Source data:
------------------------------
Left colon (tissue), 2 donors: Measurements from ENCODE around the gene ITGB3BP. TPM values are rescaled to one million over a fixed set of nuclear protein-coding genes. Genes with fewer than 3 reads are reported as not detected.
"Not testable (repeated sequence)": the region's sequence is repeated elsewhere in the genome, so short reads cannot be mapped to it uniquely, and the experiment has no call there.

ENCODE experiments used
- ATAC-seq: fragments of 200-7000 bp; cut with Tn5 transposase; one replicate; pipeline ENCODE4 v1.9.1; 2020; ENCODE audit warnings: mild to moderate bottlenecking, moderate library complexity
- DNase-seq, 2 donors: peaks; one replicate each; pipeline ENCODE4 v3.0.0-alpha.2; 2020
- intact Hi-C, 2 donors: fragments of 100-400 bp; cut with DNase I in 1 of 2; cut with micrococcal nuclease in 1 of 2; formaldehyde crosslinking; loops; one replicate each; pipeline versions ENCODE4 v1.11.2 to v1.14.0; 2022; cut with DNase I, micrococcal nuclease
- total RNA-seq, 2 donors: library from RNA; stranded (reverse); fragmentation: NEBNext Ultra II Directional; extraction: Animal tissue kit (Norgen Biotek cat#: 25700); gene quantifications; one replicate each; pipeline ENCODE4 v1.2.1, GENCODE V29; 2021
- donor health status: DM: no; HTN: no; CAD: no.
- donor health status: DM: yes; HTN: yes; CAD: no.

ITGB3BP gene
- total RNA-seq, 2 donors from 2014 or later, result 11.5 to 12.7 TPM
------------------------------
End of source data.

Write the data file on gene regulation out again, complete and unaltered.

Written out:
Left colon (tissue), 2 donors: Measurements from ENCODE around the gene ITGB3BP. TPM values are rescaled to one million over a fixed set of nuclear protein-coding genes. Genes with fewer than 3 reads are reported as not detected.
"Not testable (repeated sequence)": the region's sequence is repeated elsewhere in the genome, so short reads cannot be mapped to it uniquely, and the experiment has no call there.

ENCODE experiments used
- ATAC-seq: fragments of 200-7000 bp; cut with Tn5 transposase; one replicate; pipeline ENCODE4 v1.9.1; 2020; ENCODE audit warnings: mild to moderate bottlenecking, moderate library complexity
- DNase-seq, 2 donors: peaks; one replicate each; pipeline ENCODE4 v3.0.0-alpha.2; 2020
- intact Hi-C, 2 donors: fragments of 100-400 bp; cut with DNase I in 1 of 2; cut with micrococcal nuclease in 1 of 2; formaldehyde crosslinking; loops; one replicate each; pipeline versions ENCODE4 v1.11.2 to v1.14.0; 2022; cut with DNase I, micrococcal nuclease
- total RNA-seq, 2 donors: library from RNA; stranded (reverse); fragmentation: NEBNext Ultra II Directional; extraction: Animal tissue kit (Norgen Biotek cat#: 25700); gene quantifications; one replicate each; pipeline ENCODE4 v1.2.1, GENCODE V29; 2021
- donor health status: DM: no; HTN: no; CAD: no.
- donor health status: DM: yes; HTN: yes; CAD: no.

ITGB3BP gene
- total RNA-seq, 2 donors from 2014 or later, result 11.5 to 12.7 TPM